83°F
weather icon Clear

O’Shaughnessy records perfect ACT score

On Feb. 27, BCHS junior Sam O’Shaughnessy walked into the testing room to take the American College Test (better known as the ACT), hoping for a good score. Little did he know he’d walk out having done something just 3,000 students achieve each year – perfection.

That’s right, he scored a 36, the highest one can get on the college-entry exam.

Needless to say, getting a perfect score on the ACT is rare. According to Olivia Andrade, a spokeswoman for the Act organization, “About one-quarter of 1% of students who take the ACT earn a top score.”

Prior to the day of the test, O’Shaughnessy had taken a couple of practice tests online as well as an ACT boot camp at the school.

“As soon as I’d take the practice test, I’d score myself on it and figure out which questions I got wrong and figure out how I could fix it,” he said. “I did pretty well. I was averaging about a 35. Going into the test, I felt prepared. The thing with the ACT is, they use a lot of the same styled questions. I was pretty confident. I didn’t think I’d get a 36 but I was confident. There were questions where I didn’t know the answer but I went with my best guess.”

It wasn’t until about a month ago that students were notified by email as to their test scores. The students first heard about it at lunch.

“I was surprised,” he said. “I was expecting a 34 or maybe a 35 but not a 36 since I had not gotten a 36 on any of the practice tests. I was very proud.”

While he received a perfect overall score, that does not mean he didn’t miss any answers. He scored a 35 in English and science and a 36 in both reading and mathematics but combined it averaged out to be a 36 rounded up.

“Those scores definitely reflect what’s easier for me and what’s not,” he said of the four sections of the test.

O’Shaughnessy and his parents weren’t the only ones proud of his score.

“This is an incredible accomplishment and a testament to his hard work, dedication and exceptional talent,” BCHS Principal Amy Wagner said. “It’s moments like these that truly highlight the incredible potential of our students at BCHS.”

O’Shaughnessy, an only child, credits his parents for pushing him early on to strive in academics.

“It’s come pretty easy to me and I haven’t had to study a whole lot or do a lot of preparation for school,” he admitted.

A member of the state-champion volleyball team, he currently has a 4.68 grade point average and is second in his class after getting a B in AP English. He hopes to someday be an engineer.

“The plan was, if I got a 35, I wouldn’t take it again (as a senior), that was the bet I had with my dad,” he said. “If I got a 34 I’d take it again and take a course this summer and then retake the test in July. Obviously, that’s no longer the plan and is a bit of a relief. Now it frees up my summer.”

Taking the ACT is now a requirement for graduation in Nevada, Wagner said, regardless of whether or not a student plans to go to college. While the score is irrelevant, taking the test is mandatory their junior year.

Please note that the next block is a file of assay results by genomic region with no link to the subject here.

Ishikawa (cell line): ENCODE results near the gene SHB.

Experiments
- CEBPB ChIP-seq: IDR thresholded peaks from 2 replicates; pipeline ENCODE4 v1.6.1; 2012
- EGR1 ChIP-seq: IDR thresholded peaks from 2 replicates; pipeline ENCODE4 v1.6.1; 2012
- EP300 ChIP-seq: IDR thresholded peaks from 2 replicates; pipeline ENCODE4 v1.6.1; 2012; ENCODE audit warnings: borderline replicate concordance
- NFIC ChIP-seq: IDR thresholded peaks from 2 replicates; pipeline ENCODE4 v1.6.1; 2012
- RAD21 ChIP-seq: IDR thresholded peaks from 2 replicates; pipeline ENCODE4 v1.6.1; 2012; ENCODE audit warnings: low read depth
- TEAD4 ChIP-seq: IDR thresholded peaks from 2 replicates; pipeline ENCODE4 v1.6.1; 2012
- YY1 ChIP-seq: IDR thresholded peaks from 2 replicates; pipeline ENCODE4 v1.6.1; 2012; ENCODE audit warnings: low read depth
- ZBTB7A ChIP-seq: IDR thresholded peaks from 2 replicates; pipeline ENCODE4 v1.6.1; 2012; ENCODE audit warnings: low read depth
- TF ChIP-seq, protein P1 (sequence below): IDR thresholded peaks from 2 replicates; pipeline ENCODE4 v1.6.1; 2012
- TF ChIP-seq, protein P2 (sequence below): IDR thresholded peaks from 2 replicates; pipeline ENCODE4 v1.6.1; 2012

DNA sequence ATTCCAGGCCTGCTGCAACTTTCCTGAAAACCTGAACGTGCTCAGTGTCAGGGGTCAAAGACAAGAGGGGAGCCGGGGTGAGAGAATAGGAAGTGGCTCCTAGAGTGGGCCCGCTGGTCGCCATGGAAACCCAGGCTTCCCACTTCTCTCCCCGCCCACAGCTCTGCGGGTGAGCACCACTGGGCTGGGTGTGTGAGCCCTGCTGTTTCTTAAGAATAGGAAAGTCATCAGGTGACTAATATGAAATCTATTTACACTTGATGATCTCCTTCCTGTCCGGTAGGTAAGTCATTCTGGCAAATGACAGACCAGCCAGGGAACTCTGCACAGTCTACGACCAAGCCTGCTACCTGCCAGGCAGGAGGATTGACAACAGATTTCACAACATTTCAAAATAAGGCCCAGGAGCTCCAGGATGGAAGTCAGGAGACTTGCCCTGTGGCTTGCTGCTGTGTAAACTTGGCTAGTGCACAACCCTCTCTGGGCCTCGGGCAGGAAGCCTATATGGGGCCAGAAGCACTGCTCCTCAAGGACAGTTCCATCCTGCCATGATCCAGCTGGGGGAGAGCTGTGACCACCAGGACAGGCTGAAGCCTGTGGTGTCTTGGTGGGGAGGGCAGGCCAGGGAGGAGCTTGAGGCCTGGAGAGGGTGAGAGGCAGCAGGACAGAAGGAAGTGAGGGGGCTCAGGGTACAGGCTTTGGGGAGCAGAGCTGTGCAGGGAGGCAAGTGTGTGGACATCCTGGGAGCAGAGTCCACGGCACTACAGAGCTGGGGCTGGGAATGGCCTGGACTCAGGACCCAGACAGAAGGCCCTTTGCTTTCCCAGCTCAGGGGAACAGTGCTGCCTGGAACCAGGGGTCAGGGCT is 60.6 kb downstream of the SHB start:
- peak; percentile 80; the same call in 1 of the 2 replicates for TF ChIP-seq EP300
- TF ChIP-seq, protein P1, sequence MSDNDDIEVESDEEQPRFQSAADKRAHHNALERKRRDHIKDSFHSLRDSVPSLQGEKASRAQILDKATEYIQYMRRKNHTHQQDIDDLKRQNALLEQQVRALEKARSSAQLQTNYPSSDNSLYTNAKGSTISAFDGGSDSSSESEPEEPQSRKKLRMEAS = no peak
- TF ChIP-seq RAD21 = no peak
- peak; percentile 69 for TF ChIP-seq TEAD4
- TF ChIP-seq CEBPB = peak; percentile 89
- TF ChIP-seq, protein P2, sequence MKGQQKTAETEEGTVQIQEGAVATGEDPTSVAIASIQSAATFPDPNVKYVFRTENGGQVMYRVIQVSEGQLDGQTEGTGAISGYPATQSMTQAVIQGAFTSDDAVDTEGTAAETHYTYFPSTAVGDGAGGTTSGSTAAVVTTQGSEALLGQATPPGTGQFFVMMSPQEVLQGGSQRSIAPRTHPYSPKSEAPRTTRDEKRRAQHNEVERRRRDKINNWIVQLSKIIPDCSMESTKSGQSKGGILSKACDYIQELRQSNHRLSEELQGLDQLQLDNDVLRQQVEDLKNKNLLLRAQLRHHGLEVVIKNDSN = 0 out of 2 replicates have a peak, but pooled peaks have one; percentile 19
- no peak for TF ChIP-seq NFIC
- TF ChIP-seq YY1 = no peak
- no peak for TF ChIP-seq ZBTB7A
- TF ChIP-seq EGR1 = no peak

“I’m hoping to get into a top college,” O’Shaughnessy said. “The 36 definitely helps but it’s not a free entry.”

Within this past year, O’Shaughnessy took trips to visit several colleges, including USC, UCLA and Stanford on the West Coast as well as MIT, Harvard, Yale, Princeton and Brown out East. This time next year is when he and his fellow classmates will find out what schools have accepted them and who will be receiving scholarships.

“Getting the 36 opens a lot of doors. Getting a 34 or 35 gets you looked at by a lot of schools but a lot of them want even more to get in,” in terms of not only academics but athletics and community service, he said. “I grew up a military kid so we moved around a ton. This is like my ninth or tenth school but I have been here all through high school. But I didn’t have a whole lot of extracurriculars outside of school, which looks good on resumes. So, the 36 allows a lot more schools to be a possibility.”

THE LATEST
The Eagle has landed

City crews help align the eagle at the new welcome sign Monday morning. The $75,000 sign, which is funded by the city, will not only welcome those coming to town but also honors the Boulder City High School Eagles.

Tract 350 sale approved

Whether it will be enough to fund the projected $40 million-plus pool complex the city would like to build is still — given the realities of the current inflationary economic environment — an open question.

City’s pet licensing proposal still in limbo

As the proposal to allow for a license for pet breeding, as well as the keeping of more animals than the three currently allowed by city code that came within inches of becoming law in March of this year, appears to be in some kind of limbo. After it was tabled, and has not yet been rescheduled to come back before the city council, a related case recently came before the municipal court.

Students learn the fine art of guitar making

Jimi Hendrix, considered by many to be the greatest guitarist ever, once said of his craft, “Sometimes you want to give up the guitar, you’ll hate the guitar. But if you stick with it, you’ll be rewarded.”